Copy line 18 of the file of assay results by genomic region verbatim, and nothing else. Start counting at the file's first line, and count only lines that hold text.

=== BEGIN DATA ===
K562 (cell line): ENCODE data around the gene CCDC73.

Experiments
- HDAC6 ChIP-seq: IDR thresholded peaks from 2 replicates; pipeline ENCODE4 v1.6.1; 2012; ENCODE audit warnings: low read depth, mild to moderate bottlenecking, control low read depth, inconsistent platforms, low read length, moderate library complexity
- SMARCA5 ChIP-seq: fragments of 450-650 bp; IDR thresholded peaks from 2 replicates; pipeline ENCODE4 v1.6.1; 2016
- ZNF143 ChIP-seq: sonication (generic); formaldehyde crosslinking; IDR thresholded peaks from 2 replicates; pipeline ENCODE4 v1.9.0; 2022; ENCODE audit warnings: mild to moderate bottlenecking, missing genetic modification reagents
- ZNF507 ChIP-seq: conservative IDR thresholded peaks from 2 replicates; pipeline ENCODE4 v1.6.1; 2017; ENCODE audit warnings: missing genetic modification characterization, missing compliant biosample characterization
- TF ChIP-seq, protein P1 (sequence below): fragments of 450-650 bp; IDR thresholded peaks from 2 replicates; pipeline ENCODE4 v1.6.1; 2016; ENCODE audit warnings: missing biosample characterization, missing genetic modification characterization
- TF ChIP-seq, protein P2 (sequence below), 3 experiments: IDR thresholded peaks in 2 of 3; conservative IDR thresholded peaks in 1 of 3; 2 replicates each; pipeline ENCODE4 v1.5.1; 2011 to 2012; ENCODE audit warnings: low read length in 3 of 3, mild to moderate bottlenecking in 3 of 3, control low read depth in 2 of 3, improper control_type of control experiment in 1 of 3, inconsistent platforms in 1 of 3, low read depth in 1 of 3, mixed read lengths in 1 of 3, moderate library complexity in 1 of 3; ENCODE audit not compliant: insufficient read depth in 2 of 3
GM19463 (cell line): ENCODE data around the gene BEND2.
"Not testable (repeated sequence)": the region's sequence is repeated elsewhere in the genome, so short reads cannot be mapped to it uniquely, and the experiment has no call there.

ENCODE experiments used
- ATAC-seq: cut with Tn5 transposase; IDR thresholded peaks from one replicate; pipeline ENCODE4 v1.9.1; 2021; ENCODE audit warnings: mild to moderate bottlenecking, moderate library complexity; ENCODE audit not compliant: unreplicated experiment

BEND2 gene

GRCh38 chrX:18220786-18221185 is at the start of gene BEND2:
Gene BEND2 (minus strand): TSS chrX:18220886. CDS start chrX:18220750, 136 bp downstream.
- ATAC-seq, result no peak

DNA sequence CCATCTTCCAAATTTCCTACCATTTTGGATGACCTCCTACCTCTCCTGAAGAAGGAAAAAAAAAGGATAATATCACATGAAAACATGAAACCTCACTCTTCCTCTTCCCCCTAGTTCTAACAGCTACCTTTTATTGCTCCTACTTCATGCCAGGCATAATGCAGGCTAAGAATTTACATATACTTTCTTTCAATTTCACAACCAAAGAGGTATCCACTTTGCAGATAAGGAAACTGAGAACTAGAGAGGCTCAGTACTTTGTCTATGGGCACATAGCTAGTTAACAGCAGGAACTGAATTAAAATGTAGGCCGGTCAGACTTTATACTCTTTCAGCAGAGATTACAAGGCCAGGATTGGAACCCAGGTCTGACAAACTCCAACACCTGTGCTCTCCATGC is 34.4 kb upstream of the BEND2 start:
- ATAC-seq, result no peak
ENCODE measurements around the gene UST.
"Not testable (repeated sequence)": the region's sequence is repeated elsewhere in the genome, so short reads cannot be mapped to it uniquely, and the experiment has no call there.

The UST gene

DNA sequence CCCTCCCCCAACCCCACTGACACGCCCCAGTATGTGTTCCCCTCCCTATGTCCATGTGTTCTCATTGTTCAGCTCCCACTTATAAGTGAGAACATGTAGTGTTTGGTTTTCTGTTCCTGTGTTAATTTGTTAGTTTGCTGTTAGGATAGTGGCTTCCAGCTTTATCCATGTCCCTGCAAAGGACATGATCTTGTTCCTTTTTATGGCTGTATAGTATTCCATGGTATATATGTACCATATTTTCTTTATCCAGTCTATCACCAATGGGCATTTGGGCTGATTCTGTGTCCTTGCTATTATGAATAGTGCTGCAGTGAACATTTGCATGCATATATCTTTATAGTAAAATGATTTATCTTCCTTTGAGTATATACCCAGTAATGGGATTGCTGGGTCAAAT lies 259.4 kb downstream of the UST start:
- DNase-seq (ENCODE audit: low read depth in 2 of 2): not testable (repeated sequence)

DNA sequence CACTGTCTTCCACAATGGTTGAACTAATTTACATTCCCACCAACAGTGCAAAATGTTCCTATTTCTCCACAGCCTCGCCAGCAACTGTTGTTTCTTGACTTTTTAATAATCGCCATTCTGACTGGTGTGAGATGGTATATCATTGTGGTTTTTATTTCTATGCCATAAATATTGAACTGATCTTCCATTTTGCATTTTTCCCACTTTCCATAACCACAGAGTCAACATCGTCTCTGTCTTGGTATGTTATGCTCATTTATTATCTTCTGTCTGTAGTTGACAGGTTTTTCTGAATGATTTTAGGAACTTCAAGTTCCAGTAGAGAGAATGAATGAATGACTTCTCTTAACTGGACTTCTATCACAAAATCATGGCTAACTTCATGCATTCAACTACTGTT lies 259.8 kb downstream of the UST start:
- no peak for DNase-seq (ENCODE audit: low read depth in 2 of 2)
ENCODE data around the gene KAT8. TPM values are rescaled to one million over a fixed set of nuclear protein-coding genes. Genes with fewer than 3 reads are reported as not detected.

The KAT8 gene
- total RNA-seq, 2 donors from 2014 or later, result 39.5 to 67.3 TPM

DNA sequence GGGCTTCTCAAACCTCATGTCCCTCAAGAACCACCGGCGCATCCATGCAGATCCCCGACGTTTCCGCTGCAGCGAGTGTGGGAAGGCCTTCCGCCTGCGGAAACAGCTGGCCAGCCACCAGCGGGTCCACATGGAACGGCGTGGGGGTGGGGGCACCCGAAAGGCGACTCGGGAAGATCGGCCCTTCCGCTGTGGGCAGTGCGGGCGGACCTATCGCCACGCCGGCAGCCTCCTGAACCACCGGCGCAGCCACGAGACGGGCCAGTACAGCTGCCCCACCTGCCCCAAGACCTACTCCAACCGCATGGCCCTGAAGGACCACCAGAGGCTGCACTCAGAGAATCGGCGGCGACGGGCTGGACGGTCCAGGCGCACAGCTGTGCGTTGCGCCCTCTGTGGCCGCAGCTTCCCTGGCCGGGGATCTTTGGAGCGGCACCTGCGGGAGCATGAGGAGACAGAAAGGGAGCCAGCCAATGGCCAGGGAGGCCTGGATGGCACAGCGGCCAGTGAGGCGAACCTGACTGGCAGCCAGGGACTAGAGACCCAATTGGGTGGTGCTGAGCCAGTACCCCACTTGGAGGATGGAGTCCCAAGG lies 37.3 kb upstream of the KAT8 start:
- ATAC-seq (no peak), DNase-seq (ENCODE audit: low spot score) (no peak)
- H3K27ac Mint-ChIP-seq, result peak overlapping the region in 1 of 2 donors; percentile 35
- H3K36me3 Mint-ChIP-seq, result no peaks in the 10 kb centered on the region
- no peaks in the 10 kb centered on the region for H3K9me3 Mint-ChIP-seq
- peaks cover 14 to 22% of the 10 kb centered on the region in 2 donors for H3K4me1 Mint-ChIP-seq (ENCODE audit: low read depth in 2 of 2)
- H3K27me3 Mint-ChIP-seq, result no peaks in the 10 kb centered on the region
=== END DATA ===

- ATAC-seq, result no peak